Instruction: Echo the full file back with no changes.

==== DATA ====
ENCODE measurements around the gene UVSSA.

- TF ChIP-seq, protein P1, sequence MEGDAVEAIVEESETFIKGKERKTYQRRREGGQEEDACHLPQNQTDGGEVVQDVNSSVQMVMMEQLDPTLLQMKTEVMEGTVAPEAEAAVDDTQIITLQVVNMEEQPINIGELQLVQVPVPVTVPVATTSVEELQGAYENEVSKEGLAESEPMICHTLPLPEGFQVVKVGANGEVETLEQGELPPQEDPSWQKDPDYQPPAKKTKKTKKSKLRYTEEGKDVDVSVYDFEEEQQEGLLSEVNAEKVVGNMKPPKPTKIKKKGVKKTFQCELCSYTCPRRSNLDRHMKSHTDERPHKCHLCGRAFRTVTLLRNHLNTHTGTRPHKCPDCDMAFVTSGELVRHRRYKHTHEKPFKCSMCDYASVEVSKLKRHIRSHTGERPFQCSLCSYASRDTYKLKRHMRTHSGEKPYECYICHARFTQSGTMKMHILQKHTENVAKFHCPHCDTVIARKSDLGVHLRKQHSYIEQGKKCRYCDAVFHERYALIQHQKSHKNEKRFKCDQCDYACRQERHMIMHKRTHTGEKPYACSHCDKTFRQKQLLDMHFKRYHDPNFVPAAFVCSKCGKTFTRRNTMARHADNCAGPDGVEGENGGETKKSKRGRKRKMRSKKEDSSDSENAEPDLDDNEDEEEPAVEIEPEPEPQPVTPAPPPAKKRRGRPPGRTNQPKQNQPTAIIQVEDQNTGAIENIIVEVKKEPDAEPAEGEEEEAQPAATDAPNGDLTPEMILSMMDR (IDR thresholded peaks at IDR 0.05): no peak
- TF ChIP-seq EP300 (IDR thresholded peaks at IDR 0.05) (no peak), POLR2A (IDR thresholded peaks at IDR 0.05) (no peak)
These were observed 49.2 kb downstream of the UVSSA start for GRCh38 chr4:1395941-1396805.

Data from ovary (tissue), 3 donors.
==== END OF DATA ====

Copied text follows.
ENCODE measurements around the gene UVSSA.

- TF ChIP-seq, protein P1, sequence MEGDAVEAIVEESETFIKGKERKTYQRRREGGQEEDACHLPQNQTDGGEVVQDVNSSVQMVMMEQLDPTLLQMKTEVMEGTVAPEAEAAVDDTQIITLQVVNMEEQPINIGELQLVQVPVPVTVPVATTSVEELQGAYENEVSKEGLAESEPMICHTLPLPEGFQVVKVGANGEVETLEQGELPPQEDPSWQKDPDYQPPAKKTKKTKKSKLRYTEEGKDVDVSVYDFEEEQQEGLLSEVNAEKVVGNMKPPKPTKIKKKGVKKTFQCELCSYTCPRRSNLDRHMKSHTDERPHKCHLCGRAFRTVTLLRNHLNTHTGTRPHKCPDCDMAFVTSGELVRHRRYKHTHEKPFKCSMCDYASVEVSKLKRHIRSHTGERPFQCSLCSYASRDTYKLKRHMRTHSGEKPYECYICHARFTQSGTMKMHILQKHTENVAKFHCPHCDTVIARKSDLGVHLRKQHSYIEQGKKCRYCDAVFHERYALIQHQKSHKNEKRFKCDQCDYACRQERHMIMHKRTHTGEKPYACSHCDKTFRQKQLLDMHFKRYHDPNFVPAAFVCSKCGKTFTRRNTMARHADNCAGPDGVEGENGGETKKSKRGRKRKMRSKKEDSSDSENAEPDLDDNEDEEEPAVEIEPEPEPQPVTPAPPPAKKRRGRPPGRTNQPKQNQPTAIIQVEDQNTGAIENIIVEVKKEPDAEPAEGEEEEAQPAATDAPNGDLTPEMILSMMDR (IDR thresholded peaks at IDR 0.05): no peak
- TF ChIP-seq EP300 (IDR thresholded peaks at IDR 0.05) (no peak), POLR2A (IDR thresholded peaks at IDR 0.05) (no peak)
These were observed 49.2 kb downstream of the UVSSA start for GRCh38 chr4:1395941-1396805.

Data from ovary (tissue), 3 donors.